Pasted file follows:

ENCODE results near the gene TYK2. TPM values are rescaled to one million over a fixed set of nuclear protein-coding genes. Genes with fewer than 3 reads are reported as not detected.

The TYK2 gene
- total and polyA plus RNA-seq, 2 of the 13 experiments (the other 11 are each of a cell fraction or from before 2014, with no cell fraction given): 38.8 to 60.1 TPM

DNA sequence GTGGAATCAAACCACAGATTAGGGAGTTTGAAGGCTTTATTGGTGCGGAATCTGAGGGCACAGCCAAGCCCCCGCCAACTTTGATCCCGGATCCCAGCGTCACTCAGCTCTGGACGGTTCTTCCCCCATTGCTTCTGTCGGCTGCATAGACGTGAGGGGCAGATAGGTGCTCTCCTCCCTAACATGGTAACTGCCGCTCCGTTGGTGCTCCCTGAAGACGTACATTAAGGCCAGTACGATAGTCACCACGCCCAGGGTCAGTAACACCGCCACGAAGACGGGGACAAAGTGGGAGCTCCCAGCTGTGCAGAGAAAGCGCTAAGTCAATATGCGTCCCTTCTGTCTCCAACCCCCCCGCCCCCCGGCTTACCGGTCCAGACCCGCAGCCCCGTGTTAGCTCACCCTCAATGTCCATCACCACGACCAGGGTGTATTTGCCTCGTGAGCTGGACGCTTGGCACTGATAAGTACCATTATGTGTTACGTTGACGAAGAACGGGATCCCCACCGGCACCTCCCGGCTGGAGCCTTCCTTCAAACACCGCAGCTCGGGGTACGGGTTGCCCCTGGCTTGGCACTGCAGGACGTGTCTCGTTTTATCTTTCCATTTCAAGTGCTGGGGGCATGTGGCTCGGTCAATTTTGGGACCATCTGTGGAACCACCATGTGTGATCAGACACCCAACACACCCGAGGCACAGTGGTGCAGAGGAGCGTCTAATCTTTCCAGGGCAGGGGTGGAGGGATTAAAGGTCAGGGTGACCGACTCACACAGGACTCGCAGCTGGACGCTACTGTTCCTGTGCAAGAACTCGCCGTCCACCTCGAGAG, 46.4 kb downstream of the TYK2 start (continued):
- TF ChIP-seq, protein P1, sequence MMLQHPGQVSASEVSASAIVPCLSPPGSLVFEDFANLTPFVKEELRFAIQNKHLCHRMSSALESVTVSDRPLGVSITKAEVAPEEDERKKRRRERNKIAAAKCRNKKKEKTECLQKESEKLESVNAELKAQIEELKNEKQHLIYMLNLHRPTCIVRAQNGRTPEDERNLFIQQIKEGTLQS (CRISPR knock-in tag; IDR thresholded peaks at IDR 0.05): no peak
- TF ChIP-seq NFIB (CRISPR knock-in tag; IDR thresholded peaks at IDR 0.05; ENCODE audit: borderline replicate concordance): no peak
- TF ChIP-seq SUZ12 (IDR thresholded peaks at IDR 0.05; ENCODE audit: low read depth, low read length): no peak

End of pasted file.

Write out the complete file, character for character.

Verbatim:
ENCODE results near the gene TYK2. TPM values are rescaled to one million over a fixed set of nuclear protein-coding genes. Genes with fewer than 3 reads are reported as not detected.

The TYK2 gene
- total and polyA plus RNA-seq, 2 of the 13 experiments (the other 11 are each of a cell fraction or from before 2014, with no cell fraction given): 38.8 to 60.1 TPM

DNA sequence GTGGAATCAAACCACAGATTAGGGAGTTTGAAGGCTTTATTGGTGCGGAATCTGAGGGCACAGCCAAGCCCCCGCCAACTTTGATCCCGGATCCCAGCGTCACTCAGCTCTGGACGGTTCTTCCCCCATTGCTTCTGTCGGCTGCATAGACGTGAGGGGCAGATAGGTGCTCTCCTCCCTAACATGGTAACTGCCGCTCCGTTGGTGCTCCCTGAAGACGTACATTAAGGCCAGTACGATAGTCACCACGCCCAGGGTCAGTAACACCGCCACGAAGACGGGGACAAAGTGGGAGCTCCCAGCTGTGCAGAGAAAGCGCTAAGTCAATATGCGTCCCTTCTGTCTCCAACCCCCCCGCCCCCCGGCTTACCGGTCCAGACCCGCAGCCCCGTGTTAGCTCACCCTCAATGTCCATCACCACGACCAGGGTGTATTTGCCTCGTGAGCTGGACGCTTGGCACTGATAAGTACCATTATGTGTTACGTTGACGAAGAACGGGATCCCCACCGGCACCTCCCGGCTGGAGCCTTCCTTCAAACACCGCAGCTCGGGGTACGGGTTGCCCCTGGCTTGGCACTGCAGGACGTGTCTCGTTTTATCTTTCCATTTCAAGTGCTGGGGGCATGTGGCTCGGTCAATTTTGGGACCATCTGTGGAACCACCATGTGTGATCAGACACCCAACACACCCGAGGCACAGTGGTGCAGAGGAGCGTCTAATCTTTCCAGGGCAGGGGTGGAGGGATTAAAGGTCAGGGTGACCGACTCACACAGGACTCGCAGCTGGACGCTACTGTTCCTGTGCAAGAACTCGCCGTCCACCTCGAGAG, 46.4 kb downstream of the TYK2 start (continued):
- TF ChIP-seq, protein P1, sequence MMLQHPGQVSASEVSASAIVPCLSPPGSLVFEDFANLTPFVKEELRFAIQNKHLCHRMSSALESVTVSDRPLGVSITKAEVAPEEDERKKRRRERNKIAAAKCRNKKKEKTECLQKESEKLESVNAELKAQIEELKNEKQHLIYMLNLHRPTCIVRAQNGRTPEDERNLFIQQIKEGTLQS (CRISPR knock-in tag; IDR thresholded peaks at IDR 0.05): no peak
- TF ChIP-seq NFIB (CRISPR knock-in tag; IDR thresholded peaks at IDR 0.05; ENCODE audit: borderline replicate concordance): no peak
- TF ChIP-seq SUZ12 (IDR thresholded peaks at IDR 0.05; ENCODE audit: low read depth, low read length): no peak